The church grouping’s leaders welcomed the freedom of religion that now exists in Albania following the end of Communism in 1991. But they expressed concern about the failure of the authorities to return the property of religious communities. They urged the government to “reconsider, without delay, the return of all sacred places … with all their associated land.” [ENI]

Russian Orthodox Church and Vatican relations warm

Pope Benedict meeting Kirill before his election as Patriarch of the Russian Orthodox Church

Festivities in Rome in late May for the dedication of an Orthodox church, St. Catherine the Great Martyr, on the grounds of the Russian Embassy near the Vatican, attested to a marked warming of relations between the Russian Orthodox Church and the Vatican. If trends hold true, a meeting of the pope and the patriarch of the Orthodox Church in Russia may be close.

While in Rome, Orthodox clergy also conducted a service at San Clemente, one of Rome’s most ancient churches.

Pope John Paul long dreamed of visiting Russia and mending relations with its Orthodox church, the world’s largest, but he was never invited to Russia.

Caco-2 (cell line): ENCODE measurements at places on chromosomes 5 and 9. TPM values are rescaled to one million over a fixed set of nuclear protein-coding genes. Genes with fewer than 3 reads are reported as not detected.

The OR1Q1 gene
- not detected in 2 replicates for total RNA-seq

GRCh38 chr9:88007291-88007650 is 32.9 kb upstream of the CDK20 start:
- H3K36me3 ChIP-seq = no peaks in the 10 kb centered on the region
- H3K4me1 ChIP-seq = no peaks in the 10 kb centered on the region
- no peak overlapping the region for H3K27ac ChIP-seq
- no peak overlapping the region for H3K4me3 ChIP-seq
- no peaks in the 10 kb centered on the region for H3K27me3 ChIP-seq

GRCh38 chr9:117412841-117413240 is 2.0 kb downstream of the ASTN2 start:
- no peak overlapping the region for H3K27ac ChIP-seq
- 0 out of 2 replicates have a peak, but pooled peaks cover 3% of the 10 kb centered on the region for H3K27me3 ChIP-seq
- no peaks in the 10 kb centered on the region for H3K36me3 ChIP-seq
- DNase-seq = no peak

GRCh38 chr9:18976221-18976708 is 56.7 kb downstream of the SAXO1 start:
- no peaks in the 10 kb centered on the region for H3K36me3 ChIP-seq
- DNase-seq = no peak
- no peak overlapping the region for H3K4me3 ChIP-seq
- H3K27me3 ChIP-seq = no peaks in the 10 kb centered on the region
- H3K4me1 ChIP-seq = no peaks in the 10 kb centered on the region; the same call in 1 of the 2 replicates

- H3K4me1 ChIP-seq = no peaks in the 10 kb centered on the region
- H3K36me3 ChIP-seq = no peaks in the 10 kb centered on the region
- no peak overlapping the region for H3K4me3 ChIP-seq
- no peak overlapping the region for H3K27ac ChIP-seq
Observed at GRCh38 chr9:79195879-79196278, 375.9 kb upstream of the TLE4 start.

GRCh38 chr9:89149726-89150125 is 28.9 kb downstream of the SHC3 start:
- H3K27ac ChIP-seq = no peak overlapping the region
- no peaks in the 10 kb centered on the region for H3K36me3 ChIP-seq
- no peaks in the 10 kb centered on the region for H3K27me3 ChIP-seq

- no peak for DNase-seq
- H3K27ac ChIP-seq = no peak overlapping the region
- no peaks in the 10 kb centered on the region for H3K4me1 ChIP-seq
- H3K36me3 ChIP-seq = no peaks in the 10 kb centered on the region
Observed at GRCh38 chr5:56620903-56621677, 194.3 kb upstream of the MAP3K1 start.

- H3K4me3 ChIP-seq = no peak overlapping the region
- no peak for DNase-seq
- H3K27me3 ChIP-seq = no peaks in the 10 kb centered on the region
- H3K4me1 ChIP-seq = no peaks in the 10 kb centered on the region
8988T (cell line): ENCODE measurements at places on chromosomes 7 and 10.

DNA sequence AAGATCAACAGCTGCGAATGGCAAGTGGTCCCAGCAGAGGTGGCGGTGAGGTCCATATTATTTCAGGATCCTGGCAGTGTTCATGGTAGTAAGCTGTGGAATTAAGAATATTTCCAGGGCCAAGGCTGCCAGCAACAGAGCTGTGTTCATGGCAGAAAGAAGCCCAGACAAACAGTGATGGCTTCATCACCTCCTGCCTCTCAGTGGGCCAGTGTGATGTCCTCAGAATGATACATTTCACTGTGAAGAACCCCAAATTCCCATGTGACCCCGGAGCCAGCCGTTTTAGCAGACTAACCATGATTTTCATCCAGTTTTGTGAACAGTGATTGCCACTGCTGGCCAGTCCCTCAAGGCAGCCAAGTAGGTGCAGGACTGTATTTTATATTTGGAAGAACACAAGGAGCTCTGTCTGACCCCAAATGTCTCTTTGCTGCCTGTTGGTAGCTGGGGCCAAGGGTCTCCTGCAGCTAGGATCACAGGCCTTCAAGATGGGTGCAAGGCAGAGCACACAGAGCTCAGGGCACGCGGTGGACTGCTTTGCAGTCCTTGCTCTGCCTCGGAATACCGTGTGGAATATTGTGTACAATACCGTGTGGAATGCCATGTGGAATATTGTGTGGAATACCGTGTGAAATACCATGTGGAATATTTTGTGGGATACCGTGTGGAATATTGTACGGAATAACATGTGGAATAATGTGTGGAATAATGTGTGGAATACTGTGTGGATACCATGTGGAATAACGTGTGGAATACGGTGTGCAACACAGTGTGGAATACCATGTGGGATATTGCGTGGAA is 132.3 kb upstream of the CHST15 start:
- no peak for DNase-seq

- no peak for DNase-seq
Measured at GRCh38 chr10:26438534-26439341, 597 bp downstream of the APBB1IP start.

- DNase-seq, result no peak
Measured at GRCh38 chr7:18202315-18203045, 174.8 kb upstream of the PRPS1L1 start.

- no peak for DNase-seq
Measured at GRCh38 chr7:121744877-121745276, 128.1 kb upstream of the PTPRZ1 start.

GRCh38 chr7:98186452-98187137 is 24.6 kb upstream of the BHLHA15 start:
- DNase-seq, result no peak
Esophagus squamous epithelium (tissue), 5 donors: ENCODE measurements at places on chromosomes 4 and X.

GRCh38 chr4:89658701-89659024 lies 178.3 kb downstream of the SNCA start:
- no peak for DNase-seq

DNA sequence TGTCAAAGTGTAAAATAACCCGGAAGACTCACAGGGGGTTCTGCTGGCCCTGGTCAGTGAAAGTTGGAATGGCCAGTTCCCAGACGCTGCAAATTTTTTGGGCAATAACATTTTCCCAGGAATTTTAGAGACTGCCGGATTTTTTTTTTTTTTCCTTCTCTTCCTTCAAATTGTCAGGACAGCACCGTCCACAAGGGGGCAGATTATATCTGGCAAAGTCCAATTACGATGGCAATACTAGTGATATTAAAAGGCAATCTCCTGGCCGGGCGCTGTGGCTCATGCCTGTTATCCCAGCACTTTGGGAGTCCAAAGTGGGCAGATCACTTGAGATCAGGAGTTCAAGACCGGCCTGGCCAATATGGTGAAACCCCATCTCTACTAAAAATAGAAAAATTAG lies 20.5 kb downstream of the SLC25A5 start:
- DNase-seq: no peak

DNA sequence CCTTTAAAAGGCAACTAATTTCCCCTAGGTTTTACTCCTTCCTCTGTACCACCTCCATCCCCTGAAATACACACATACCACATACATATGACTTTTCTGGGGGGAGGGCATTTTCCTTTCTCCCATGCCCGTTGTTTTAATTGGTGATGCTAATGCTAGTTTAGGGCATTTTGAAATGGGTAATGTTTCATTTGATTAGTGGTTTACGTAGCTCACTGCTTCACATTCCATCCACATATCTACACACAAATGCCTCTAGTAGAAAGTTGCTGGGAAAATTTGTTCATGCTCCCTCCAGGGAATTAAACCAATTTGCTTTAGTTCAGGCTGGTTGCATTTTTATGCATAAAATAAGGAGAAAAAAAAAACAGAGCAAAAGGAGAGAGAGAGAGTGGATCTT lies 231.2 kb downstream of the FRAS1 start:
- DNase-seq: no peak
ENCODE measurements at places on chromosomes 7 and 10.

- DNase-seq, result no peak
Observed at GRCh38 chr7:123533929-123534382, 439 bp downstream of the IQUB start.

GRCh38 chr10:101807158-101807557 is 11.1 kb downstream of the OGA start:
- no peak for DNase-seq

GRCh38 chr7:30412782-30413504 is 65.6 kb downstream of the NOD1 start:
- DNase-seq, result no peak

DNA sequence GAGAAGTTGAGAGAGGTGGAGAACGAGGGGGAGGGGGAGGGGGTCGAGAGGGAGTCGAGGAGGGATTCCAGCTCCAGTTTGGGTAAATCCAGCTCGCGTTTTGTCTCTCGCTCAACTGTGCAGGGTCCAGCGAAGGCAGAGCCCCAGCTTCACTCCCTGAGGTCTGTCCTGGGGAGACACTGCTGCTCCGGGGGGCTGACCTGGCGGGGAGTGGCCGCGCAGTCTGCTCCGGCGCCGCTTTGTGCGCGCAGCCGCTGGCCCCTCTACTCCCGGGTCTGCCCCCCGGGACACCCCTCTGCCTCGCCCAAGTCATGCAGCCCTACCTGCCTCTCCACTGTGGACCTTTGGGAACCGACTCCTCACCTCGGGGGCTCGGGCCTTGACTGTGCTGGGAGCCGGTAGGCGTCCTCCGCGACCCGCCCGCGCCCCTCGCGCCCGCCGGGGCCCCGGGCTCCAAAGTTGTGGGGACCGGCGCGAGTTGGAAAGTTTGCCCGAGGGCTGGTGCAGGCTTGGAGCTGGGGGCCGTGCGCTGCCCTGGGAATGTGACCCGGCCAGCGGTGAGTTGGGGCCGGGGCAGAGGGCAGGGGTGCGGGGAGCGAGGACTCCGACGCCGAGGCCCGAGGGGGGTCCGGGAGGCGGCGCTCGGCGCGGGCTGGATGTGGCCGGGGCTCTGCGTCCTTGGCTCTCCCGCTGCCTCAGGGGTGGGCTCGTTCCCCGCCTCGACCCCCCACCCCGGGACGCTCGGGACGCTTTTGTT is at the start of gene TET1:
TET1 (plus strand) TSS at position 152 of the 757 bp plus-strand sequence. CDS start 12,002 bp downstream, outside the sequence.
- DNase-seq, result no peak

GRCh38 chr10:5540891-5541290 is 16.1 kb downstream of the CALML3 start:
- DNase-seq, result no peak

Relations have warmed since Patriarch Kirill’s election as the new head of the Russian Orthodox Church.

In March, Pope Benedict XVI sent a message to a ceremony in Bari, Italy, where the Italian government handed back to Russia a church and pilgrimage center built in the czarist era. “How could we not recognize that this beautiful church awakens in us the nostalgia for full unity and maintains alive in us the commitment to work for union among all the disciples of Christ,” he wrote.

As Metropolitan of Smolensk, in 2006 Kirill wrote the foreword to the first Russian-language edition of Pope Benedict’s book Introduction to Christianity. “The traditionalism of Benedict XVI offers a profound view, a wise insight into the essence of things,” Kirill wrote. “It is my deep conviction that this must be the approach of all Christians desiring to remain loyal to the never-aging Tradition of the Ancient Church in the face of the latest in a series of onslaughts of totalitarian relativism, which we are observing today.”